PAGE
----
I think what what works very well is that, when you talk to the real Marty, there was a sense of years rushing by. He just lost track of time. I think we tried to depict that on the show by having the first four episodes take place all within a year, really, and then the next four, you kind of race through time and and suddenly he kind of wakes up one day wondering what’s happened.
AVC: It’s not even that the stuff that Ike is saying is bad advice, most of the time, at least in session. It’s just the point where he takes it too far. He crosses way too many boundaries.
GP: I think my feeling was he’s a good therapist. He helps Marty and he intends to do so. What I was interested in is, instead of judging Ike or labeling him, was to show as much compassion to him as I did to Marty. I didn’t want to look at Marty and think, “You’re gullible, you’re an idiot,” but to think, “That could be me.”
So, with Ike, it’s not, “I think you’re a bad person,” but, “You’re a damaged person. Why are you behaving in this way? There must be some pain. There must be something missing in your life because no one behaves like this unless there’s a problem.”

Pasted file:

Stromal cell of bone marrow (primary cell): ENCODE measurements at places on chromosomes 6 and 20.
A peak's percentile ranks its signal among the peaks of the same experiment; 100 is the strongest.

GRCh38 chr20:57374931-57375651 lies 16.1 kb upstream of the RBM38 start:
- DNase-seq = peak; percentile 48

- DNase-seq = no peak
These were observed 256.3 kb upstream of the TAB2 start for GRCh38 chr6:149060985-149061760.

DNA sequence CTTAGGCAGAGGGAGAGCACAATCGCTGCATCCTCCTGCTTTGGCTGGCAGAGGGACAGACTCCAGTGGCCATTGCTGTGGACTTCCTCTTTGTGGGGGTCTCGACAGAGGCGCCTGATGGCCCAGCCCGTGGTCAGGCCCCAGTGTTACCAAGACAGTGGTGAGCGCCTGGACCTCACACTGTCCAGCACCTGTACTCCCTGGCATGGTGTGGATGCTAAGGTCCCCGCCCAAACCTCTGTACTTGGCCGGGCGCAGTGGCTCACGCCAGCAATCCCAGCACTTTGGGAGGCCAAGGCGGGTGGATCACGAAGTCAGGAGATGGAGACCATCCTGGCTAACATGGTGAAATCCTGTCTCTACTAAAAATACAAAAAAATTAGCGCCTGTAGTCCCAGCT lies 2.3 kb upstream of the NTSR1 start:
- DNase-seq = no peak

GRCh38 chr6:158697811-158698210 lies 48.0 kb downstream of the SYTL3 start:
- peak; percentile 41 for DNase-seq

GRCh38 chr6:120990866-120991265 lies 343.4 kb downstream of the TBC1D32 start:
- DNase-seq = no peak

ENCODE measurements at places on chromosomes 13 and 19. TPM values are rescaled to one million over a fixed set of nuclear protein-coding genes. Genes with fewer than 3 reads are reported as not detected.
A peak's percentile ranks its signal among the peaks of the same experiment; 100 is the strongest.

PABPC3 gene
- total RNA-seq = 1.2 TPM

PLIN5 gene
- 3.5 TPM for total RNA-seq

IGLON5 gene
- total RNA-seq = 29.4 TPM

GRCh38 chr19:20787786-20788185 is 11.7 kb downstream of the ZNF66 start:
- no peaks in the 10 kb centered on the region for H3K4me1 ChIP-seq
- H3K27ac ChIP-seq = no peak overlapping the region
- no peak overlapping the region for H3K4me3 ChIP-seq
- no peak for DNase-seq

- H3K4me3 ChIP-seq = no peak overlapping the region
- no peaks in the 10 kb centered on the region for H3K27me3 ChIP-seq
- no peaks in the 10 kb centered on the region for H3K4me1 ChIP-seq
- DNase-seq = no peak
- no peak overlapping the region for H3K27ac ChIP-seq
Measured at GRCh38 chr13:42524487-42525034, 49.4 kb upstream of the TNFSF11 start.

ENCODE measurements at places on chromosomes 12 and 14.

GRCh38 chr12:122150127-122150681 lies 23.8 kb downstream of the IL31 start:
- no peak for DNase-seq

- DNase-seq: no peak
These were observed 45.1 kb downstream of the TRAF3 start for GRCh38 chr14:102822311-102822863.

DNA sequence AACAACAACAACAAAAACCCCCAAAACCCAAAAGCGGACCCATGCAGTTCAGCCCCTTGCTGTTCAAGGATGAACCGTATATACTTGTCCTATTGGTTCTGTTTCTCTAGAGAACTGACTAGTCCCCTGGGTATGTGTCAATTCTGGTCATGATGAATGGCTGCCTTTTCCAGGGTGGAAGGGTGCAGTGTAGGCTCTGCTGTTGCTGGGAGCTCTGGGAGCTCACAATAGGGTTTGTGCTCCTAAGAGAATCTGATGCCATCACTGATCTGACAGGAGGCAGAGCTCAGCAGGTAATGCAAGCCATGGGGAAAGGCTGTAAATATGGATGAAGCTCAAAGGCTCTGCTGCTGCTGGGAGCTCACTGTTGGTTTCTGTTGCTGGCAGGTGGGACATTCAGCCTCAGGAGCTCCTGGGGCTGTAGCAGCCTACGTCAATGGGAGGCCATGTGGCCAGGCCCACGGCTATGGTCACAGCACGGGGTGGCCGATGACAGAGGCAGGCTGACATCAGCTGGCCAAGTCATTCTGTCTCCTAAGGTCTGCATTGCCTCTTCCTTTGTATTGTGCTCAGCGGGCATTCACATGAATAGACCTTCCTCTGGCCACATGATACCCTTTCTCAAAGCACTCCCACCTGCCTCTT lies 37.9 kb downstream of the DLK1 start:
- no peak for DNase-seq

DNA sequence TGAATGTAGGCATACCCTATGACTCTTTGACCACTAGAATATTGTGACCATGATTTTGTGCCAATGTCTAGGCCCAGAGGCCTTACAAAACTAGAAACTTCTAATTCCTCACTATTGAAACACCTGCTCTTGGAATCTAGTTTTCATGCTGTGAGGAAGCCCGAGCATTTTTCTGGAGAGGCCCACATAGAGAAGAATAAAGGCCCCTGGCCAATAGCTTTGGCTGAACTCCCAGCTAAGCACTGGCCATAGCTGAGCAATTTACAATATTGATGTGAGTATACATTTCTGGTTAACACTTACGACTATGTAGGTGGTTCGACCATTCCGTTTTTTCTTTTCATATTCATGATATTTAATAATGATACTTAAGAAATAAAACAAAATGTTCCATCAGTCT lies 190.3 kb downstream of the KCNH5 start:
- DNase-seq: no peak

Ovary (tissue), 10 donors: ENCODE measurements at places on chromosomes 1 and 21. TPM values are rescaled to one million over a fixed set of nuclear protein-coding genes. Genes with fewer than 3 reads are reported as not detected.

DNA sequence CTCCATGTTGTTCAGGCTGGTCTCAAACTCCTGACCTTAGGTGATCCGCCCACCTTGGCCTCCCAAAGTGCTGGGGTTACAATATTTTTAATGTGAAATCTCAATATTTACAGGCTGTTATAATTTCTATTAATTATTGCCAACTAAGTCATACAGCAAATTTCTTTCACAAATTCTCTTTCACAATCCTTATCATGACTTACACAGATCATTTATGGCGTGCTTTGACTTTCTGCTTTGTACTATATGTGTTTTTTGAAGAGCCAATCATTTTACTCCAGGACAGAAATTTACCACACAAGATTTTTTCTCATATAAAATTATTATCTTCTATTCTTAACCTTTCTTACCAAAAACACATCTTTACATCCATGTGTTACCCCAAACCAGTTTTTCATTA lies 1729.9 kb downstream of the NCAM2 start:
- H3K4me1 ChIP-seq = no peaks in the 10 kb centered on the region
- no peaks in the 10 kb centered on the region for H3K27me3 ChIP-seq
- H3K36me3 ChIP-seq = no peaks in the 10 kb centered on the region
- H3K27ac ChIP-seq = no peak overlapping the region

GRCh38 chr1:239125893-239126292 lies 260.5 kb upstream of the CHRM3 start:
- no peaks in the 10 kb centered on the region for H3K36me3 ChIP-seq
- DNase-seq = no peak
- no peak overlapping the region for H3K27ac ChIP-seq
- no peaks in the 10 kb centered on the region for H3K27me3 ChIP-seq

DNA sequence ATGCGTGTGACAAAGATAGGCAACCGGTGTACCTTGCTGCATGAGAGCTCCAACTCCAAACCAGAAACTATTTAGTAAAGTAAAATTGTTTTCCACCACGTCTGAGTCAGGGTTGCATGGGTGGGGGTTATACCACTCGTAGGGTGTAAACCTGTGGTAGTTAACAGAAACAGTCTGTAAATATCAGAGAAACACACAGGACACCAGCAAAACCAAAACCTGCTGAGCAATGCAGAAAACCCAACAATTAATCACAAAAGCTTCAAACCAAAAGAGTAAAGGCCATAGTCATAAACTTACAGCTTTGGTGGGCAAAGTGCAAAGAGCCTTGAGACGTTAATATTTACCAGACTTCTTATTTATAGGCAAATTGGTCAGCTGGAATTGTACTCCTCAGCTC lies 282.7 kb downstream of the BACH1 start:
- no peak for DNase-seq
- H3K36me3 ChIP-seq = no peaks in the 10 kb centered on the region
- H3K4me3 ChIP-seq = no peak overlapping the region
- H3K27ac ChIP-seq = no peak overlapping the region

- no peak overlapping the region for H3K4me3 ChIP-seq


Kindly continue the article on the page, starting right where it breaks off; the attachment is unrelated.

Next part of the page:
AVC: Michael, when do you think it turned for Ike? When did the lightbulb turn on as far as when he realized what he could do to Marty?
Michael Showalter: Well, there’s the true story, and then there’s our retelling of it. In the story, in the episodes, it seems like it’s when Ike understands that Marty’s got some money. It seems like a little bit of a light bulb goes off in his head.
Would you agree with that, Georgia?
GP: I think that’s right. Marty has a lot of things Ike would like. A house in the Hamptons, money, a business, a level of respect, and Marty doesn’t appreciate them. He doesn’t enjoy any of those things. So I think that’s hard for Ike, seeing something he wants so much and seeing someone else not valuing it.
MS: Yeah, because it’s the whole package of Marty that Ike loves.